There was a time when in Bengal three leading figures of Renaissance congregated: Ramakrishna, Tagore and Vivekananda. It is said that in a sky the sun and moon can never co-exist at a time. The same is true for Tagore and Vivekananda.
Vivekananda was junior to Tagore by more than a year. He regularly visited Tagore’s house at Jorasanko in his childhood. Tagore himself taught him three songs. One of them was: Dui hridayer nodi, akotre mililo Jodi (If rivers of two hearts meet along…).
Vivekananda took exception to Tagore’s poetry, particularly his poems in Kori o komol,a collection of Tagore’s poems. According to Vivekananda these poems poured “a flood of erotic venom over Bengal.”It is believed that Kori o komol was dedicated to the memory of Kadomvori devi, Tagore’s elder brother’s wife, whom the poet loved a lot.
Nivedita, Vivekananda’s disciple, wanted a patch-up. She organized a tea party, on 29th January, 1899, where she invited both her master,Vivekananda and Tagore. Both came. Both graced the party. But they avoided each other.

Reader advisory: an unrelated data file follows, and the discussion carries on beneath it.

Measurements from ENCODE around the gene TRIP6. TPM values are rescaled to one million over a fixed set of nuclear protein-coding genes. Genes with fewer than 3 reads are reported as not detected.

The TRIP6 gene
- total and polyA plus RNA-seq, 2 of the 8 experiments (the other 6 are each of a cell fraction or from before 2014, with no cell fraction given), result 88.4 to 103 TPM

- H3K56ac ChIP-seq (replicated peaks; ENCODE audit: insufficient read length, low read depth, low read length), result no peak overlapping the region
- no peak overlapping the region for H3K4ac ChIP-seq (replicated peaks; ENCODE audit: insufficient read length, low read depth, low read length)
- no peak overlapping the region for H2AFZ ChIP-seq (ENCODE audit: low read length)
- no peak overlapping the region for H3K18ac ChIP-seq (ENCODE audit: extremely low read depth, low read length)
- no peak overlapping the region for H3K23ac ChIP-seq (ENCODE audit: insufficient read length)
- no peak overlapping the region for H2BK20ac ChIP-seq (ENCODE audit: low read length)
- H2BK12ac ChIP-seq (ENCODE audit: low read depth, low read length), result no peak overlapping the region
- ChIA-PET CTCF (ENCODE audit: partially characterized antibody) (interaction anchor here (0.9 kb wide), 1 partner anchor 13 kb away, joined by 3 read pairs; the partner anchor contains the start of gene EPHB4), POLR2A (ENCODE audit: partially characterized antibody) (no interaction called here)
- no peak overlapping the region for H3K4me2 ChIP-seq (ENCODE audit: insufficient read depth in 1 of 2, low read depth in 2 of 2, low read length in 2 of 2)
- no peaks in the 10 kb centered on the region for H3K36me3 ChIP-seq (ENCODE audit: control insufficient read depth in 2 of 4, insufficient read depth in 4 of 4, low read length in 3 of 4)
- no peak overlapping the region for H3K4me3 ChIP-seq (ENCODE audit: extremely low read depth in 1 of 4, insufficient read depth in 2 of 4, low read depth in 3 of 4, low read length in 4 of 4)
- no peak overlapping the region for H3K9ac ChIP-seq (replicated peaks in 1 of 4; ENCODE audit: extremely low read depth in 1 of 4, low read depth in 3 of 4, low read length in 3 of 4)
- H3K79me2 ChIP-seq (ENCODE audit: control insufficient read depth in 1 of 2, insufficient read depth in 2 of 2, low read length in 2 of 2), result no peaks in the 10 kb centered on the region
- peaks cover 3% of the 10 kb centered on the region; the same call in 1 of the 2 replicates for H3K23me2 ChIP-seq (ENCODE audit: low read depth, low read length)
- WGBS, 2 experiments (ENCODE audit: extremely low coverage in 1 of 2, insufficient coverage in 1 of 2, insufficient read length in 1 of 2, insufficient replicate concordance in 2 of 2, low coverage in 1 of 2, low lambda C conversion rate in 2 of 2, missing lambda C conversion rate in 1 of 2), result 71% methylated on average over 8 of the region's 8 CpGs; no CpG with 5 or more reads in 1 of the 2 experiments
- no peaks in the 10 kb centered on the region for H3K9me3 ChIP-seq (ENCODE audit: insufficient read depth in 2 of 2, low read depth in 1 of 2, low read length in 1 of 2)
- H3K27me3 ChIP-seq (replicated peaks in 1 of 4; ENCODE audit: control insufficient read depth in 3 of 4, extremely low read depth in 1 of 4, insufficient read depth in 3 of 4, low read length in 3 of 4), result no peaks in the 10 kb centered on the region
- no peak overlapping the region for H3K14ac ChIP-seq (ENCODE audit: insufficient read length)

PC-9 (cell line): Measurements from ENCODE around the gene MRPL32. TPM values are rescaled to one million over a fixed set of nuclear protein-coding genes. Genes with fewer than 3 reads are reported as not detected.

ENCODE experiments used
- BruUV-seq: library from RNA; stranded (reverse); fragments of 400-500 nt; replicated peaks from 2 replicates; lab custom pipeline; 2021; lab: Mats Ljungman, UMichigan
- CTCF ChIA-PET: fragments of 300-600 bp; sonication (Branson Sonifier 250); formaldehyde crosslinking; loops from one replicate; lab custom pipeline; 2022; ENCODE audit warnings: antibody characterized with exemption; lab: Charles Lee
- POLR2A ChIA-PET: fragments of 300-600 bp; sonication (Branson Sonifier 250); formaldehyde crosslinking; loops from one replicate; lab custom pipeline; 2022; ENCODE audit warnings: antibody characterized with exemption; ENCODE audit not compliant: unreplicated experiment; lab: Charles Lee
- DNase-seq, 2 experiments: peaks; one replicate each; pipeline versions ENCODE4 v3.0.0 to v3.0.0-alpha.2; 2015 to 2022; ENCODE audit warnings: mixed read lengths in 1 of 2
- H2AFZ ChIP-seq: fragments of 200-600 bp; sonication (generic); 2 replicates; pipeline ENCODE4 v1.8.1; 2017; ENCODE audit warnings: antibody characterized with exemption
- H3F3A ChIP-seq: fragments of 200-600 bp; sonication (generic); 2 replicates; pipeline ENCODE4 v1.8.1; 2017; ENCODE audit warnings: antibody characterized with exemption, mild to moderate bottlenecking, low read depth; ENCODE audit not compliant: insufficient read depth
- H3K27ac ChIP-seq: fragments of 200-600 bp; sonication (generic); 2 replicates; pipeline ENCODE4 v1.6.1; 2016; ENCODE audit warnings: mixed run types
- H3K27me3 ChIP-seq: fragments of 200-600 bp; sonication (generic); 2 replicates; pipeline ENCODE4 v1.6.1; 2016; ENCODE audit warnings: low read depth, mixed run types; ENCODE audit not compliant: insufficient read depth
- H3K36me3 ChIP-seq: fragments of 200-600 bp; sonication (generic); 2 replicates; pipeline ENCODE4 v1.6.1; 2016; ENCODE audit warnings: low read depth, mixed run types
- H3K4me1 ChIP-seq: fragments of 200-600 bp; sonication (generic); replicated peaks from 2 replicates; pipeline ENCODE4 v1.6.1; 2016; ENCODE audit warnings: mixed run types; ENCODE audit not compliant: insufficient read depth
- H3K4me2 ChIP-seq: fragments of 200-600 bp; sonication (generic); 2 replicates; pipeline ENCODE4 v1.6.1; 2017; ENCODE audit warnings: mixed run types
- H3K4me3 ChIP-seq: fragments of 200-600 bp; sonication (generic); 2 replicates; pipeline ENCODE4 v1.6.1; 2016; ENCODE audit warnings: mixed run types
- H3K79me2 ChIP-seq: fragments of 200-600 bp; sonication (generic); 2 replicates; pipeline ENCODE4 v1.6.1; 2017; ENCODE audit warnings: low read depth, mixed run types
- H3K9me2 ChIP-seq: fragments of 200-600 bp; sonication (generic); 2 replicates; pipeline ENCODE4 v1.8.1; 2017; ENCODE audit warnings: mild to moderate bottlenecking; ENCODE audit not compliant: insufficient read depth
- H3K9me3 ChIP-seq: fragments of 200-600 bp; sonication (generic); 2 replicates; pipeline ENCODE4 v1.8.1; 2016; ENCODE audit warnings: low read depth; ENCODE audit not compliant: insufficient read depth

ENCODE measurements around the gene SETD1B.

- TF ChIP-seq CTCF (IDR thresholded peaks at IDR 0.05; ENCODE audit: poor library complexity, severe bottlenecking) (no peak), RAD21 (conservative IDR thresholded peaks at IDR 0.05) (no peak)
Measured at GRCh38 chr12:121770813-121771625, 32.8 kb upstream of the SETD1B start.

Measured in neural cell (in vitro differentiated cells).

When Nivedita wanted to go on a cruise with Tagore and his family on the river Padma, Vivekananda put his foot down. Her wish was negated.
Vivekananda died one short of forty years before Tagore’s. When Tagore came to know of it in Bolpur- Santiniketan, he felt as if a dagger piercing his heart.
Tagore chaired a condolence meeting of Vivekananda at Suburban school at Calcutta. There he paid a glowing tribute to Vivekananda seven days after the death of the monk.
The poet and the monk never met. Rivers of two hearts met merely in a song, not in reality, and that too at a time when the monk was not a monk, but just a boy, Narendranath.